The Loonie closed 0.12% higher in the previous session before losing its steam on Tuesday morning. The Canadian dollar strengthened against the U.S. dollar at its highest level in nearly two months, supported by increased commodity prices, particularly oil. Oil, one of Canada's primary exports, rose as European Union countries pondered joining the U.S. in a Russian oil embargo and following a weekend attack on Saudi oil installations. West Texas Intermediate (WTI) crude futures were trading above $110 per barrel, while Brent Crude was trading at $115 per barrel. Meanwhile, higher-than-expected domestic inflation figures for February bolstered predictions that the Bank of Canada will keep its hawkish posture throughout the year. In other news, the S&P/TSX composite index surged 0.9% for the first time, supported by the heavyweight oil sector as the Ukraine conflict sent crude futures up 7%.
The Mexican Peso closed 0.13% higher yesterday, continuing its recovery from three month low against the greenback. The Mexican Peso rose against the greenback at the highest level in three weeks, as a result of rising commodity and oil prices amid the sanctions imposed on Russia, reinforcing predictions that the central bank will raise interest rates next Thursday, despite evidence of a weakening economy. On concerns about inflationary pressures, Mexico's central bank raised interest rates for the sixth time in a row in February, raising borrowing prices to 6%, the most since April 2020. On the domestic front, Mexico City's newest airport, which opened on March 21, is intended to relieve congestion at the mega-major city's hub. The Felipe Angeles airport was once a military base that was converted into a commercial airport in around two and a half years by the army. It is the first of Lopez Obrador's significant infrastructure projects to be finished, and it is intended to highlight the efficiency and austerity of his government.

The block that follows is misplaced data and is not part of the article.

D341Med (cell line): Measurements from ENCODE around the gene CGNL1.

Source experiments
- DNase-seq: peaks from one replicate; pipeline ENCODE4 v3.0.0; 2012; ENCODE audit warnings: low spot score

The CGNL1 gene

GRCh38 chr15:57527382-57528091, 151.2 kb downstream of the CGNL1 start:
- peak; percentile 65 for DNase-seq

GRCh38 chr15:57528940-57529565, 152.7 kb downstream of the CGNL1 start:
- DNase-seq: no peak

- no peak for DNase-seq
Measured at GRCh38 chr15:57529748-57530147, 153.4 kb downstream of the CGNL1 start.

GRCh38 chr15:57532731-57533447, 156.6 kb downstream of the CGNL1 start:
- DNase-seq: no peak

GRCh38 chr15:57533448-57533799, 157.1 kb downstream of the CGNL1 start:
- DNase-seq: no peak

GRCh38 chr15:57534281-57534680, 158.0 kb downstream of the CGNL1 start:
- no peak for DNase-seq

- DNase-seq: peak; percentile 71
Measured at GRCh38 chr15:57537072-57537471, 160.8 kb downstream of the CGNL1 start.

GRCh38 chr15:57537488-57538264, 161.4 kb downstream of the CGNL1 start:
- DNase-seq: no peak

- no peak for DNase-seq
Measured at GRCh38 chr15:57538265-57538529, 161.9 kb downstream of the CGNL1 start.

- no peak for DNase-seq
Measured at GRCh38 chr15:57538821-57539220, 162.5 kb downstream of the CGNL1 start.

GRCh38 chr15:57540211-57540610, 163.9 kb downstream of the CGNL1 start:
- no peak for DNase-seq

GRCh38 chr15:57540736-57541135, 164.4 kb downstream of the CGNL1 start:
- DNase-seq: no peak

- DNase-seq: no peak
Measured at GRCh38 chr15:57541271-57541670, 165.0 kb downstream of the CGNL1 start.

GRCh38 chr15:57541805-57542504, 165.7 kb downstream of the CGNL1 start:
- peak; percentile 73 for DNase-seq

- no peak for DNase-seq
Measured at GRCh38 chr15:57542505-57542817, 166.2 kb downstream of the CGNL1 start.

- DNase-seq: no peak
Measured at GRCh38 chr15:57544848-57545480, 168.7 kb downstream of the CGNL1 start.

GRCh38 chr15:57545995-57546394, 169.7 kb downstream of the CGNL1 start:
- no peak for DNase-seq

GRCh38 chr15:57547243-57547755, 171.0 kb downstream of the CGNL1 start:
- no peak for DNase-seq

The Chinese Yuan closed 0.02% higher in the previous session against the greenback. Following days of increased volatility, the Yuan attempted to stabilize against the U.S. dollar on Tuesday but remained under pressure after Federal Reserve Chair Jerome Powell hinted overnight at more U.S. rate hikes to keep too-high inflation under control. This contrasted sharply with the People's Bank of China's (PBOC) approach, which is widely expected to loosen monetary policy further to counteract adverse economic pressures. Investors were particularly concerned about China's worsening Covid situation and the economic impact of lockdowns. Meanwhile, the PBOC held its benchmark rates for business and household lending steady for the second month in a row in March.
The Brazilian currency presented the best performance in the world this Monday, by closing 1.84% higher yesterday against the U.S. dollar. The absence of local drivers signals that the flows that fueled a rise in the first two months of the year may be picking up as higher commodity prices improve the country's terms of trade. Meanwhile, the continuous escalation of commodity prices increases inflationary risks, potentially limiting the ability of the Central Bank to end the cycle of monetary tightening in the next month – as the COPOM members had indicated. In this way, market participants may be pricing in the likelihood of further increases beyond the Central Bank's upcoming meeting, which lends strong support to Real. Elsewhere, easing exchange rate pressure, however, requires caution, as elections must enter investors' radar more strongly in the coming months.